Here we go again. 8 years after Iron Man kick started a blockbuster movie franchise that’s now 13 films in, Captain America: Civil War is less of an event movie than it is “a very special episode” of an ongoing serial or rather the cinematic equivalent of binge-watching a handsomely budgeted TV show in the span of 2.5 hours for all the positives and negatives that entails. After being thoroughly impressed with the last Captain America-centric movie helmed by Joe & Anthony Russo and penned by Christopher Markus and Stephen McFeely (The Winter Soldier), this latest installment is less concerned with pushing these films forward the way that one did and more so with keeping things on brand. Despite a strong central concept and thesis, by focusing on “hitting its marks” with little fuss or any guts to do anything but color within the lines of the Marvel Cinematic Universe (MCU) playbook, Civil War isn’t necessarily a great Marvel movie so much as it is the “Platonic Ideal” of a Marvel movie. It’s the best of MCU and the worst all at once.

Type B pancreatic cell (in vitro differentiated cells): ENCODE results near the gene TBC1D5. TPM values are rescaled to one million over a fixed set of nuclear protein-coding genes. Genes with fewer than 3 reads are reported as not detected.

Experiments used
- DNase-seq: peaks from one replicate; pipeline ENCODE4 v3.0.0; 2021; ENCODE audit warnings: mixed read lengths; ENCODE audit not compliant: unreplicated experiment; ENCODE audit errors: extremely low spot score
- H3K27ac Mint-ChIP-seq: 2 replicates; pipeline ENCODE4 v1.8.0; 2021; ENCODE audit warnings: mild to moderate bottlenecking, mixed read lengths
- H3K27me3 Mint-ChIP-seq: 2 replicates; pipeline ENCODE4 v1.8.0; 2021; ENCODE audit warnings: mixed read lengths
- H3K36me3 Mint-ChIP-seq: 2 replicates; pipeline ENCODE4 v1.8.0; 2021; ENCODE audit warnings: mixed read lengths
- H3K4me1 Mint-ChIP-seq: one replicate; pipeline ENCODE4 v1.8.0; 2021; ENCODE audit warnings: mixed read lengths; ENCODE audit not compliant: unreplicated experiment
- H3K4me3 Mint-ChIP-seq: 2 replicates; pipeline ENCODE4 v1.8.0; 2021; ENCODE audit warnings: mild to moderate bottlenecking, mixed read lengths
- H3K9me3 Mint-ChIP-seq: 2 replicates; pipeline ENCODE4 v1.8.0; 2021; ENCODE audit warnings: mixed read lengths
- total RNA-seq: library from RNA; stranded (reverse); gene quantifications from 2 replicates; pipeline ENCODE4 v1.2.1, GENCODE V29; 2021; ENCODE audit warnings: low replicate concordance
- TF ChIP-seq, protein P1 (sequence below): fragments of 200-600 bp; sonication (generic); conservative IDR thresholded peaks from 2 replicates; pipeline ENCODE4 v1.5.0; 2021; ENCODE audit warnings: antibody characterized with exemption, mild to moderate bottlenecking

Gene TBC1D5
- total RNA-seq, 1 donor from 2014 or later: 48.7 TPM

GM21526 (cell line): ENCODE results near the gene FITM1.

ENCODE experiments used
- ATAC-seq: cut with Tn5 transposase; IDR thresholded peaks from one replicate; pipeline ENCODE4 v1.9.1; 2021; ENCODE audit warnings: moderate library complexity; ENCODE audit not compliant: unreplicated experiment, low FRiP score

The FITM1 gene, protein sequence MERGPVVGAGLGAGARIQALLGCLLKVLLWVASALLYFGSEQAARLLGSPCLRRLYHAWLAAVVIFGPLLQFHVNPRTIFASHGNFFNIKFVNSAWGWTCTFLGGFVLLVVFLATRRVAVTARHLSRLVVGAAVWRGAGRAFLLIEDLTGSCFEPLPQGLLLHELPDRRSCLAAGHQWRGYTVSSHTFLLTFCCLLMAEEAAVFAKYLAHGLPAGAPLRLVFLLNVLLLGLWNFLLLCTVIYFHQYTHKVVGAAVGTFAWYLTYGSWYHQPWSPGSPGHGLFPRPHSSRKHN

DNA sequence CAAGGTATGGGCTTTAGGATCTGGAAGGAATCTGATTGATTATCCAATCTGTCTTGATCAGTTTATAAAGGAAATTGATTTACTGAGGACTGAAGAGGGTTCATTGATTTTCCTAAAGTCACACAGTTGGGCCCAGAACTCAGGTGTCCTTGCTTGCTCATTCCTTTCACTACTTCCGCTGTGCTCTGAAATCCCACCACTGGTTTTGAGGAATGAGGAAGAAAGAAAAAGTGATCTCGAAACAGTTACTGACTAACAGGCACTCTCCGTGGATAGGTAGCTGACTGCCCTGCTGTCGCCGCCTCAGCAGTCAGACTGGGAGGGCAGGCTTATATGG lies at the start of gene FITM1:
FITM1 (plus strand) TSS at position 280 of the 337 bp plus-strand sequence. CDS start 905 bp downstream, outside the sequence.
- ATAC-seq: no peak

One of the biggest criticisms of the MCU movies is that they look and feel less like movies and more like high-budget television. I never really bought into that criticism completely until perhaps Avengers: Age of Ultron released last year. Small and intimate stakes are a good thing but somehow this movie mistakes intimate with low-to-nonexistent. It doesn’t start out that way though. In fact, much of this movie’s 1st 2/3rds show refreshing promise of emotional turmoil driven by character as opposed to plot. The plot, such as it is, finds our favorite gang of super-friends, the Avengers, sharply divided over public policy in response to the destruction left in the wake of their activities. The world governments have drafted “The Sokovia Accords” (named after the fictional nation that was decimated in Age of Ultron) and it would place the Avengers under control of the UN. Iron Man (still Robert Downey, Jr.), an Oppenheimer type inventor and futurist is desperate to share the burden of his personal guilt, and is ready to sign up. Standing in his way is the title character Captain America (a bored Chris Evans), a product of WWII who believes that the superheroes are capable of policing the planet on their own. Iron Man is ready to accept regulations; Rogers believes they are the regulations. It’s a good way to use superheroes in order to extrapolate 21st century debates about America, or any global superpower’s place in the world. Until it isn’t. So much about this movie teases you with the best of what superhero movies could be, unfortunately the rest is a slow but steady swan dive into the absolute worst of what they so consistently are.